My pole. Snapped clean in two. In Patagonia, nothing is indestructable.

 This was a pivotal moment for me. If the Hilleberg couldn't hack it, neither could I. We talked about just bivvying and setting off in the morning, but there was no guarantee that the weather would get any better. In the end we turned around and road back to the Chilean border control. With the wind on our backs we flew down the dirt road at 22 km/h without even pedalling. I was all over the place. We got back there so quickly. We inquired about getting lifts and in the end we paid a local in the restaurant to drive us to Porvenir. It was around 150km and took us about two hours to get there. It was not cheap and I don't care to reveal how much it cost!

It was best decision as there was nothing around for miles - no shelter at all and no streams for water. There were a few estancias further west, but nothing substantial. Despite there being a decent amount of traffic on the road, the area is one of the most remote and unpopulated places I have ever been.

As you get closer to Porvenir the landscape starts to change. The flatness turns into gently rolling hills. Suddenly there is some shrubbery and some flowers. You start to see Guanacos all over the place and in the road. The coastal road is gorgeous around there.

Our bikes loaded up in the back of a pick up truck.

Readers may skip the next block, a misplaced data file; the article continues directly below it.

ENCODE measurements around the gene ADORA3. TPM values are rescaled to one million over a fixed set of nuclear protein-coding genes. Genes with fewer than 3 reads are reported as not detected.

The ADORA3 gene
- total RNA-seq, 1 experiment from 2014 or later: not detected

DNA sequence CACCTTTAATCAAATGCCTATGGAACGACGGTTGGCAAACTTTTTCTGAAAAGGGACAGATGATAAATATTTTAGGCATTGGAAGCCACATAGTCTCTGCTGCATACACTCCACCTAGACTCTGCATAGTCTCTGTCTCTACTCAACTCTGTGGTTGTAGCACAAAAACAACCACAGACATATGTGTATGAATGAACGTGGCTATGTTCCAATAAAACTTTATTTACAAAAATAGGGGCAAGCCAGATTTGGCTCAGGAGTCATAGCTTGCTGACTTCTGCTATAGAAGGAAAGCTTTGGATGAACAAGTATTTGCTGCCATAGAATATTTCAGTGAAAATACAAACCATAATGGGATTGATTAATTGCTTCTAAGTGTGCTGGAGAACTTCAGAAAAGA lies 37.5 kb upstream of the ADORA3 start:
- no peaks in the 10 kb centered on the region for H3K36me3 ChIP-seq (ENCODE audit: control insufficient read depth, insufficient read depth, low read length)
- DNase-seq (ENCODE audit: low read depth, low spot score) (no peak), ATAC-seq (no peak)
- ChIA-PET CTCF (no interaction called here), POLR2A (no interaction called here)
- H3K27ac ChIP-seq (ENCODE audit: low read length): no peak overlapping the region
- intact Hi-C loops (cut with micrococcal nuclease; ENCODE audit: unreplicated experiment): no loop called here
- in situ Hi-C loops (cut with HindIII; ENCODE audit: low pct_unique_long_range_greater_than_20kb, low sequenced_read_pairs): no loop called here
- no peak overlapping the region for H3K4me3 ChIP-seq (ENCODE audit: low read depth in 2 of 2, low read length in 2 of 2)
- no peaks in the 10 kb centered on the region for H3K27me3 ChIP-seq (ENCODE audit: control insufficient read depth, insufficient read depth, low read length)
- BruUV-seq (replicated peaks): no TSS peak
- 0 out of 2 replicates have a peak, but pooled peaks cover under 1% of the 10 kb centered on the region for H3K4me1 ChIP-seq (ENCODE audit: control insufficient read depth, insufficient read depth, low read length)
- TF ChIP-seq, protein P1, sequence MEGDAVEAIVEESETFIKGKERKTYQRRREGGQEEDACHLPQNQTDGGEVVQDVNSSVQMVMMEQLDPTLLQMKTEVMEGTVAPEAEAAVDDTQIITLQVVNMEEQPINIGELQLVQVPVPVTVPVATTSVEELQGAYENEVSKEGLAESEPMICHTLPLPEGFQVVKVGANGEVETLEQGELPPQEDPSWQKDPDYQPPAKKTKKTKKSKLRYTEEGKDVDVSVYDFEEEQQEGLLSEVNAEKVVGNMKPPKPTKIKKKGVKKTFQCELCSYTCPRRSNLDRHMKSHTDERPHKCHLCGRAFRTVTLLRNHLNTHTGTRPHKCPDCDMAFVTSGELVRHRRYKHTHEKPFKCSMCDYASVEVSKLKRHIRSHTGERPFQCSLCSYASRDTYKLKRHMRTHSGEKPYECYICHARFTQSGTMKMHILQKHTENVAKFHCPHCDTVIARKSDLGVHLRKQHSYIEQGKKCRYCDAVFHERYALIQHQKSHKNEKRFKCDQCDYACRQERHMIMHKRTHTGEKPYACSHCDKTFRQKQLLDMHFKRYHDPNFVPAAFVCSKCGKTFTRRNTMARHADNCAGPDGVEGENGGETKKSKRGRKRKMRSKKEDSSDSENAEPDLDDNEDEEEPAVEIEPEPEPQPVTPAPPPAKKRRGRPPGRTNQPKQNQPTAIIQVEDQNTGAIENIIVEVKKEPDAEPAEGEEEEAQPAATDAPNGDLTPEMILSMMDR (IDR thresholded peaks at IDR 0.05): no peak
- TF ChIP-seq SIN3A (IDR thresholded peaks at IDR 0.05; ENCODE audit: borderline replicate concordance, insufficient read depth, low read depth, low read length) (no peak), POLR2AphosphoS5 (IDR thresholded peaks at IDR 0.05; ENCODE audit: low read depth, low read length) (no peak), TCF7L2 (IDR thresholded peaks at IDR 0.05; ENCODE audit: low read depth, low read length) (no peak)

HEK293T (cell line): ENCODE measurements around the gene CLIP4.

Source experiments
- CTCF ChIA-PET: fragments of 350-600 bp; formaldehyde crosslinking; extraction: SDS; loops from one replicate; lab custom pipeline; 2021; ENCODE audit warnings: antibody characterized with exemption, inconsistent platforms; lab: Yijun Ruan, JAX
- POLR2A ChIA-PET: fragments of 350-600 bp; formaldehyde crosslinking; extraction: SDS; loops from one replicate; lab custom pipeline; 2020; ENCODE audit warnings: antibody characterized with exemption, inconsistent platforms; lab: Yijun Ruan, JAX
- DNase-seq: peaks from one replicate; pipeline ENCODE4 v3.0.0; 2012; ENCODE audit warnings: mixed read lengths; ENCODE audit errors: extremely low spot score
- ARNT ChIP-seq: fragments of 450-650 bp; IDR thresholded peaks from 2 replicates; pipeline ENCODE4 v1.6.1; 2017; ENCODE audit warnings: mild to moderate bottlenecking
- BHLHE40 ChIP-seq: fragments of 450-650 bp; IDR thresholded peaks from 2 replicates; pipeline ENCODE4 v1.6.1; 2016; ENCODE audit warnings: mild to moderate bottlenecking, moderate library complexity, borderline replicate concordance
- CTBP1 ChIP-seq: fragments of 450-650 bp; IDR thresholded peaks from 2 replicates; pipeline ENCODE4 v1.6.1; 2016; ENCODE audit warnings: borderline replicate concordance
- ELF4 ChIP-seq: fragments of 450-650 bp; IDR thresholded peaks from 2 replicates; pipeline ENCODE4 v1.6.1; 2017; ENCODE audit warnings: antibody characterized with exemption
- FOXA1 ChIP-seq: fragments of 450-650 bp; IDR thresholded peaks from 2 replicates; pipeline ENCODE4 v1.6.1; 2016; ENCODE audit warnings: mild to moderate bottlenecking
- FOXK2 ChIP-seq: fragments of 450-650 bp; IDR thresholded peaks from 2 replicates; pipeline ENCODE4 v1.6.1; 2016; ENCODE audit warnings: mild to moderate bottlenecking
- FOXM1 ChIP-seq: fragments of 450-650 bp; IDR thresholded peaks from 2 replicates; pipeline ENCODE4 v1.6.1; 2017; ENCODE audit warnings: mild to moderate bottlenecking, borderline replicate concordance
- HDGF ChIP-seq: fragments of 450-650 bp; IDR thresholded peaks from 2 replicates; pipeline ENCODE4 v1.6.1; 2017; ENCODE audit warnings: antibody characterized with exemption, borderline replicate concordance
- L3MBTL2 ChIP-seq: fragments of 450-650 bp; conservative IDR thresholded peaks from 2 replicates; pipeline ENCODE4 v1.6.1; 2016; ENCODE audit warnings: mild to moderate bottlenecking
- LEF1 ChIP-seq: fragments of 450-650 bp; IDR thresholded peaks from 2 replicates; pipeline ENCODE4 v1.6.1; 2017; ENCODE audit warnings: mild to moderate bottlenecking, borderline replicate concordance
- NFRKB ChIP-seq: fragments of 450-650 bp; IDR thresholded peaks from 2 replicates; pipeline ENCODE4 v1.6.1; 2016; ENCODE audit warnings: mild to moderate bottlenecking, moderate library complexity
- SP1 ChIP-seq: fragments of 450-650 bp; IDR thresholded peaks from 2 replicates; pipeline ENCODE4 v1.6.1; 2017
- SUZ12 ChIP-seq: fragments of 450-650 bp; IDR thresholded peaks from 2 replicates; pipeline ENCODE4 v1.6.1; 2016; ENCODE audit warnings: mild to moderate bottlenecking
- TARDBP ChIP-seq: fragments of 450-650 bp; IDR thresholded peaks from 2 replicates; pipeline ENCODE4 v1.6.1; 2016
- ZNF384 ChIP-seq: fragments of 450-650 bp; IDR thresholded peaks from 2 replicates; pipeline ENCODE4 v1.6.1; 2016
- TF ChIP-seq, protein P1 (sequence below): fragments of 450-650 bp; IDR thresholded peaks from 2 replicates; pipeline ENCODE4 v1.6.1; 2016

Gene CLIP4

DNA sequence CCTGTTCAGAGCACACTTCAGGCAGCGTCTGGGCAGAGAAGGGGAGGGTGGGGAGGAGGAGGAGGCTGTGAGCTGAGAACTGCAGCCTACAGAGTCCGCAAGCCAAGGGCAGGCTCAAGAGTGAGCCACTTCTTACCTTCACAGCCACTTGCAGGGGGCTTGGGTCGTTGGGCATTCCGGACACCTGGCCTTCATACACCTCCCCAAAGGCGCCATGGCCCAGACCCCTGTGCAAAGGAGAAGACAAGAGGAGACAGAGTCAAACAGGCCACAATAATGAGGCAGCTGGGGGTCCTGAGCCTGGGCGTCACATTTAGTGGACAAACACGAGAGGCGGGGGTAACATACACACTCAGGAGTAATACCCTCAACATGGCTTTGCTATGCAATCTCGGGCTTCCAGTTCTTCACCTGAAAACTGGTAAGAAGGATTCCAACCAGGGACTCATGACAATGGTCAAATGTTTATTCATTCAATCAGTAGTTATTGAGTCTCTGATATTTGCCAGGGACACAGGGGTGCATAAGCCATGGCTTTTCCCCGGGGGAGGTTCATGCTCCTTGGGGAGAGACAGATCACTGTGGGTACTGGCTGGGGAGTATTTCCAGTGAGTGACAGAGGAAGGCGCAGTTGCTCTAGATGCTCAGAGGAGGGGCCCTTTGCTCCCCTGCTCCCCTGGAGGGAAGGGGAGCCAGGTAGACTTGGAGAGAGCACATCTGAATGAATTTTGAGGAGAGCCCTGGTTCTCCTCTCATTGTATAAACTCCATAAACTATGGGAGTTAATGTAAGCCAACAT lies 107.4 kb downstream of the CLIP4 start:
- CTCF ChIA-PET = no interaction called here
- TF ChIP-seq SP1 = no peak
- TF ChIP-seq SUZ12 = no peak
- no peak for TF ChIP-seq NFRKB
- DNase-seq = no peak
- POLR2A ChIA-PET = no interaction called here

It felt amazing to pull up into Porvenir and get the bikes off the pick up truck. The town is really colourful and looked gorgeous as the sun finally showed its face after hiding away for so long. No more battling headwinds.

The first few days of riding from Ushuaia were so amazing. I knew we would have to battle winds at some point, but I was not expecting it to happen so early in the trip and certainly wasn't expecting it to be so relentless. We have decided that we will take the bus from Punta Arenas to Puerto Natales, where the landscape will be much more interesting. Vijay and I never set ourselves any goals for this trip and we have no desired to inflict misery on ourselves, so we're quite happy to skip the boring sections. Winds are bad enough, but when coupled with such a monotonous and boring landscape you wonder why you are doing it. You can't even stop to admire the view, because the view never changes.